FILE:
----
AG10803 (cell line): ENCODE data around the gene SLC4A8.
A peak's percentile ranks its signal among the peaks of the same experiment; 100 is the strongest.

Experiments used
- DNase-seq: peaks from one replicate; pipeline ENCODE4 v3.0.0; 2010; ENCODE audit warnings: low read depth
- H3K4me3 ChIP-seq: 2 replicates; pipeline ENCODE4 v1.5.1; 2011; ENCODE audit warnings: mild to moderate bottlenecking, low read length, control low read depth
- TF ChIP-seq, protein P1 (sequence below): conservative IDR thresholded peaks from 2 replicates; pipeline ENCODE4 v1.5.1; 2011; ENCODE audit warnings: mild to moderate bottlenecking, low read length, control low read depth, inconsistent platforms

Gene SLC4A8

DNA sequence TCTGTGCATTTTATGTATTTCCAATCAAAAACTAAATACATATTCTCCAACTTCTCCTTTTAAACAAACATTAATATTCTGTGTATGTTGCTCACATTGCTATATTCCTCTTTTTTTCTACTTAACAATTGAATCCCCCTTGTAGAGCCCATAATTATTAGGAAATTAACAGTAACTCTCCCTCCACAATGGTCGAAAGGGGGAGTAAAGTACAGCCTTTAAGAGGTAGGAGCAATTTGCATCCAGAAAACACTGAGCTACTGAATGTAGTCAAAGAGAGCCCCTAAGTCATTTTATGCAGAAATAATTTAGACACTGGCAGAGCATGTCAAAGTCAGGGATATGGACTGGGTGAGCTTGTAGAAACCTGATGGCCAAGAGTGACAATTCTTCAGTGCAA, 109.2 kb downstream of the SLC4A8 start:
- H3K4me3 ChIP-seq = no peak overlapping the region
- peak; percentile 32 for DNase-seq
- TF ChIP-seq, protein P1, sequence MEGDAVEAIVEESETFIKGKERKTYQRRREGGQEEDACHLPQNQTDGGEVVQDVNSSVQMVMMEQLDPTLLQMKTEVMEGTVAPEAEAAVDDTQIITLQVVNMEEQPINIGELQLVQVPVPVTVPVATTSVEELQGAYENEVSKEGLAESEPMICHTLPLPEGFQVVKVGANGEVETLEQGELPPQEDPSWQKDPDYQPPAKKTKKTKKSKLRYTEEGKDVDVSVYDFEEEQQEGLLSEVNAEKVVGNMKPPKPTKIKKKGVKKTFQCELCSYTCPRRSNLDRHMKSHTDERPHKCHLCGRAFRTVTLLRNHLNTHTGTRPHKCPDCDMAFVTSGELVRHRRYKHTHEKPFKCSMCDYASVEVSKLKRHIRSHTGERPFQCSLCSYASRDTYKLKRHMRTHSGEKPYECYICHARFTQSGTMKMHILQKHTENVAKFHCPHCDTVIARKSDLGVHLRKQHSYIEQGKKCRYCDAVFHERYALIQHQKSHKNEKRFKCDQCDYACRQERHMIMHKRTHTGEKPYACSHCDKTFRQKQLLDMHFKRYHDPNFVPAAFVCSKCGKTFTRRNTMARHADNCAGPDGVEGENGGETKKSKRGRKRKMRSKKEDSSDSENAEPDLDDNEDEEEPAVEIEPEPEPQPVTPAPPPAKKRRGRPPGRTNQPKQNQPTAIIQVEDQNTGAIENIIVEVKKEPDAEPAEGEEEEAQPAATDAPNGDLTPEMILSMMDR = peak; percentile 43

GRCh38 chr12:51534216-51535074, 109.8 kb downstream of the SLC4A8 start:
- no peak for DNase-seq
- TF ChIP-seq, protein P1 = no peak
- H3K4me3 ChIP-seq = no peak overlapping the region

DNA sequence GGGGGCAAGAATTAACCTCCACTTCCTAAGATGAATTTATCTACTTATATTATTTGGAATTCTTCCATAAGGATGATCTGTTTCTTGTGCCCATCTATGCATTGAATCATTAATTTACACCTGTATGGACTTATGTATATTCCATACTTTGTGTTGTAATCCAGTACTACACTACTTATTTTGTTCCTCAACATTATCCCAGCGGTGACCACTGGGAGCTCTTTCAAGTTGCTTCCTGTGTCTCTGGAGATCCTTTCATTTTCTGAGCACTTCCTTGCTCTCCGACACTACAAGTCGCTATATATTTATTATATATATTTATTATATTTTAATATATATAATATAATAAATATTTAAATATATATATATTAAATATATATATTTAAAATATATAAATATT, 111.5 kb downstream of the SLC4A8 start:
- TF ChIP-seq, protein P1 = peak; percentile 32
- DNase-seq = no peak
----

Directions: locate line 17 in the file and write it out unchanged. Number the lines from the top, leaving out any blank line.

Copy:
- TF ChIP-seq, protein P1 = peak; percentile 32